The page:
Friday, May 9, 2008

The Spirits of Lebanon, Part 14


We at Darrow School in the 1960s were no more or less rebellious than teenagers anywhere. But because we could not race around in cars or get into trouble with girls, our rebelliousness was highly focused: It was all about hair. Our goal was to grow it as long as we could. The goal of our parents at home and our masters at school was to cut it.

A barber visited campus once a week. We were often ordered to get haircuts, and not doing so meant accumulating penalty hours - our leisure time reassigned to hard labor. Some boys were willing to toil in order to dodge the clippers, but it was difficult to avoid the wrath of the establishment for long. Our headmaster was so frustrated by our refusal to obey orders that he once grabbed an underclassman named Jones, dragged him into the basement of Wickersham and barbered the boy himself. This photo, taken through the basement window by a student on a dare, ended up in the yearbook.

We were not the first rebels on the mountain, nor the last. Long hair now seems so harmless, especially in comparison to the contrariness of a few years earlier that resulted in the burning of buildings and nearly the end of the school. And even some of the Shakers were dissidents. The tradition in the Shaker community was to allow males, when they reached the age of 21, to decide to stay with the community or leave for life in the world. Many of them, brought to the community as children, chose to leave, and because Shakers were celibate, the loss of these men would prove fatal to the movement. Women, apparently, had no such choice.

Young Shakers were probably no different than any young people: apt to defy their elders and surrender to their instincts. True or not, a legend persisted on the mountainside of a skeleton of an infant, wrapped in cloth, discovered hidden in a stone wall.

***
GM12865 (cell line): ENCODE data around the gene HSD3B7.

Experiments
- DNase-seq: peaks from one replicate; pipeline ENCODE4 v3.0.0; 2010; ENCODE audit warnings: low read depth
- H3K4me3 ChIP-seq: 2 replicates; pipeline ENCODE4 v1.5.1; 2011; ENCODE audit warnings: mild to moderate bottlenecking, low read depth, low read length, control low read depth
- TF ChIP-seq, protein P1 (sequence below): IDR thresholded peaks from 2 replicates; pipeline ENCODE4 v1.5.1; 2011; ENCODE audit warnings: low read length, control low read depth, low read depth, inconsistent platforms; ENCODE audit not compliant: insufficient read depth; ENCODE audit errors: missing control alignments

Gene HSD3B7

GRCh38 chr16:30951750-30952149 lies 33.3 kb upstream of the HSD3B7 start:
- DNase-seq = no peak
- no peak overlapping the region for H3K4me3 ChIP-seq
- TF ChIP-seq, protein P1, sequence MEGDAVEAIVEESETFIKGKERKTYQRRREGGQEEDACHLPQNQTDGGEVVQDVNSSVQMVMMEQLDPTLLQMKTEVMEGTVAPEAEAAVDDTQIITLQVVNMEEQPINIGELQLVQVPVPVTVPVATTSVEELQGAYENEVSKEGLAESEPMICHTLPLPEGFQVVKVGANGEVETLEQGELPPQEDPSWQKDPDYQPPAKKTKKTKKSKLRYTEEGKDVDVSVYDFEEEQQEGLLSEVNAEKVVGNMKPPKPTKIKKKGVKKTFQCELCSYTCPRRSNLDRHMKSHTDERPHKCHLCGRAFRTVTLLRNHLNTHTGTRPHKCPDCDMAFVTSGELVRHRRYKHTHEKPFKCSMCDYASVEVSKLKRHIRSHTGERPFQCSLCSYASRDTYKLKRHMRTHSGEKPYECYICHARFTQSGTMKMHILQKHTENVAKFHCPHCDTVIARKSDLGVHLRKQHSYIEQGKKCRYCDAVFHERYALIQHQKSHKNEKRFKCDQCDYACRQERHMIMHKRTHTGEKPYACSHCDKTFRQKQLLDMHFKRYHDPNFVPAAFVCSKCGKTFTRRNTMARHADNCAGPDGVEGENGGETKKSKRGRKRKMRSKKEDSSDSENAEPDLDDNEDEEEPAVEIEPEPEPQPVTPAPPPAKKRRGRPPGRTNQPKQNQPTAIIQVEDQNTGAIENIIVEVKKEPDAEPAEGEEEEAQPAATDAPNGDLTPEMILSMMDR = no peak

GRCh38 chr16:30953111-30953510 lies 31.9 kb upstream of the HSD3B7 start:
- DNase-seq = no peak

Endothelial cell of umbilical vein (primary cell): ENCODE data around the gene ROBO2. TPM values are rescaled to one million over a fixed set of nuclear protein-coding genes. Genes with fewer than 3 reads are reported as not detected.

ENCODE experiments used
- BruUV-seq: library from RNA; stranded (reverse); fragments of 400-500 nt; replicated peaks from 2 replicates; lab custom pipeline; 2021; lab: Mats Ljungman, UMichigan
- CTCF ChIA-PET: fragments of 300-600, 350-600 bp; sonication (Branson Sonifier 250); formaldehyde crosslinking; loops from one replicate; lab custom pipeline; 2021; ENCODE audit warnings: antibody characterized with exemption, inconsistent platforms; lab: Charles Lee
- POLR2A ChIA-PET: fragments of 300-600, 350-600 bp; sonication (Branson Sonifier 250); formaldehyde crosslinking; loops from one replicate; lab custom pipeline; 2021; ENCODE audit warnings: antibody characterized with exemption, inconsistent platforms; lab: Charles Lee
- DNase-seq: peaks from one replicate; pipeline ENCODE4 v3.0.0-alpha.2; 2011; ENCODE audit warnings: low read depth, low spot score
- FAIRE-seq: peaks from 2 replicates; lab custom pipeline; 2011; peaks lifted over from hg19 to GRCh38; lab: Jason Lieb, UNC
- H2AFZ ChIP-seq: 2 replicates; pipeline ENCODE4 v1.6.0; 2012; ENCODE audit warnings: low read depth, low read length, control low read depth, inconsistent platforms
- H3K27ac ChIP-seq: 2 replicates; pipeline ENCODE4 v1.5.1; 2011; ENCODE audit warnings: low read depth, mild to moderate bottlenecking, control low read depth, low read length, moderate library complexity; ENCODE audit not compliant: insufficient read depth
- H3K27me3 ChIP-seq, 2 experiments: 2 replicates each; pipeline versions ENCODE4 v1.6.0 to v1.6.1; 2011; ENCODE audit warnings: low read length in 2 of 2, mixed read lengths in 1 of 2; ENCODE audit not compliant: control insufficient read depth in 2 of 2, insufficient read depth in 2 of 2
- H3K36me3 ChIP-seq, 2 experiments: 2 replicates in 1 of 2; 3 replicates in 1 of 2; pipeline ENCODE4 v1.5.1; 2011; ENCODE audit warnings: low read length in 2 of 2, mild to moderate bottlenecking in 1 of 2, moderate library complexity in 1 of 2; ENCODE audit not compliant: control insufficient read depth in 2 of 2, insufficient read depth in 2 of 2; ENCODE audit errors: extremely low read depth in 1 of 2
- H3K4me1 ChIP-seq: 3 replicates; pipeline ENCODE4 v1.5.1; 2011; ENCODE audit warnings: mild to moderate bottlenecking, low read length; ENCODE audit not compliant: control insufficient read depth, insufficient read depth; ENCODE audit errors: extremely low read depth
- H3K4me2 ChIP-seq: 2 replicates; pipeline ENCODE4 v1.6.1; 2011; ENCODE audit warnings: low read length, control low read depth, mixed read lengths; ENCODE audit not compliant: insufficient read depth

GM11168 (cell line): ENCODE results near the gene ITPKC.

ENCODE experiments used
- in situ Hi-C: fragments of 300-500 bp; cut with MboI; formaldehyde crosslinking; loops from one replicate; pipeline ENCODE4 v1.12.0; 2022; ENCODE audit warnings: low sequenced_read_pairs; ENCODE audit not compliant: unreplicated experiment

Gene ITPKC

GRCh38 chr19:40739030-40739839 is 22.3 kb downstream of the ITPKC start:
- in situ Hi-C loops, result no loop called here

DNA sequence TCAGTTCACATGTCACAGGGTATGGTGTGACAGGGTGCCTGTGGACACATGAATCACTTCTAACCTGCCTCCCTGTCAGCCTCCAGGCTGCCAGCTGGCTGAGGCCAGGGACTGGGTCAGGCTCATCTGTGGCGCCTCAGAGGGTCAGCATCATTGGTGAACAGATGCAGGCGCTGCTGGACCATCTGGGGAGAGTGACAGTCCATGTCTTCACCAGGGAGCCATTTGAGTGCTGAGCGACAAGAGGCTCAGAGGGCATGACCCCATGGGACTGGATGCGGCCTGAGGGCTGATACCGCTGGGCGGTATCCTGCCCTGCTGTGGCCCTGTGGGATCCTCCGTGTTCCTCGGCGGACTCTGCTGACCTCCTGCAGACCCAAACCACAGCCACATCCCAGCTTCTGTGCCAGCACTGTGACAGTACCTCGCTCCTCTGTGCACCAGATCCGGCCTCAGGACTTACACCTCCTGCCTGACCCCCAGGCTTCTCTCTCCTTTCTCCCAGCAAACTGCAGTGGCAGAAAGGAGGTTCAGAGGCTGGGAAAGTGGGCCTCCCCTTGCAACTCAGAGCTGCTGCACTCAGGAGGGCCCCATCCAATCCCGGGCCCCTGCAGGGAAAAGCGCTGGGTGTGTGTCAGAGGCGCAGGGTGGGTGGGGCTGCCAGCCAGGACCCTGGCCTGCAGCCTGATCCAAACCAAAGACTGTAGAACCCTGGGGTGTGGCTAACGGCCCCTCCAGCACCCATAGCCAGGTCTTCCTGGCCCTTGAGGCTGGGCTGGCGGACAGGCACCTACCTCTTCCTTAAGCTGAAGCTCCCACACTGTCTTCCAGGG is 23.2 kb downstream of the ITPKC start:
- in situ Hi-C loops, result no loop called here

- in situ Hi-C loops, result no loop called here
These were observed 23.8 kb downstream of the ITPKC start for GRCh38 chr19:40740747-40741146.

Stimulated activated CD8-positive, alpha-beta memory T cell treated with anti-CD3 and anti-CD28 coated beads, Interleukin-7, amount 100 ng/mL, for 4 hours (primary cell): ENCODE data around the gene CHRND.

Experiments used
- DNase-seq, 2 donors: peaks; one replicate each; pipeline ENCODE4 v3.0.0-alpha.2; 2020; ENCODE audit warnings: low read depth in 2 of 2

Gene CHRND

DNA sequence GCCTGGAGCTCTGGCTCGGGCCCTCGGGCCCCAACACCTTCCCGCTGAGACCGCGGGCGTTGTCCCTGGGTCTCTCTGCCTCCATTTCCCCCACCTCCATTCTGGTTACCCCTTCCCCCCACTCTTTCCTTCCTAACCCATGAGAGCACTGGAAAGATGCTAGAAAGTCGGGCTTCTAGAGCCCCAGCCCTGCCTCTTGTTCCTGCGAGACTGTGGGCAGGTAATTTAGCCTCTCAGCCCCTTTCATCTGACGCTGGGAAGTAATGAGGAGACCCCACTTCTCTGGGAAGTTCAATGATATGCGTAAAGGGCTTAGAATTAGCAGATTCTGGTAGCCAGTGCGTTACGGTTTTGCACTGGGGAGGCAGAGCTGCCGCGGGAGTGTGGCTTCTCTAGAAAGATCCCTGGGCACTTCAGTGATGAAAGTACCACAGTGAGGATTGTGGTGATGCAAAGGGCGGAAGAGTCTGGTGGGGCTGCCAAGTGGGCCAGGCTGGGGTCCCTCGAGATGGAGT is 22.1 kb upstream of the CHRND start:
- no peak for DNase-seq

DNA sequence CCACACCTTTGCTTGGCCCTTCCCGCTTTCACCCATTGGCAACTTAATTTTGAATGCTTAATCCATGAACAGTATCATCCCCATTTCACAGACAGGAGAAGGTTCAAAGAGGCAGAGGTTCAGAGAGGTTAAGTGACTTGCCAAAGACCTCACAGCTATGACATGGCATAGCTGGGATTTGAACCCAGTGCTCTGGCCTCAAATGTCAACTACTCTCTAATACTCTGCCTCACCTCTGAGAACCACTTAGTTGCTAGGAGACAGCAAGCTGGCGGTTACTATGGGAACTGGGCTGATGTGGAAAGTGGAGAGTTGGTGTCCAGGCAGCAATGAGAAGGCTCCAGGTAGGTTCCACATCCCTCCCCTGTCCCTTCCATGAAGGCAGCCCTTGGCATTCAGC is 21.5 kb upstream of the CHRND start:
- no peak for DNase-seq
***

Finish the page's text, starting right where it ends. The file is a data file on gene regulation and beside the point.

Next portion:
That legend haunted me. It was as if the anguish and the pain of that young mother had not left that place and still lingered there 100 years later. In fact, everything around me seemed to be inhabited by spirits of the past. The shaft of the shovel I used to dig ditches was smooth from the rub of hundreds of hands of students before me. The iron door latches were grooved by the countless lift of fingers. Dresser knobs forever darkened by the oil and grime of hands, door jambs dented by so many trunks and suitcases moving in and out.

In my dreams, I am transported back to the mountainside. I find myself standing on the fire escape of Ann Lee Cottage and listening to this chorus of crickets, or meandering through the creaking halls of Wickersham. I wonder if students there today might sense the wandering spirit of my dreams. I wonder if, long after I am dead, part of me will remain there, in scrapes on the floor from my chair, in notes tucked into a library book, or in a birch tree grown bent from my swinging.

THE END

5 comments:

Brant said...

Bravo! Another great read from a gifted storyteller. Of course, you know we want more.

Monique Ringling said...

Woo hoo! TYVM G.O.E.! Encore!! Encore!

DBH said...

Oddly, I have recurrent dreams in which I am back for a post graduate year. I think I'd rather be on the fire escape upstairs. Carry on.

Bill Cochran said...

Hey Parker:
These are terrific; I always wished I could write like you, and I wish I had checked these out sooner. Do you hear anything from Dean?
I'm in touch with Brucie & Herbie and see Wally once in awhile for golf.
Struggling to keep our heads above water here in Rochester with the awful state of the economy here.
Best, "MA"

Park Burroughs said...

Bill,

E-mail me. I don't have your address.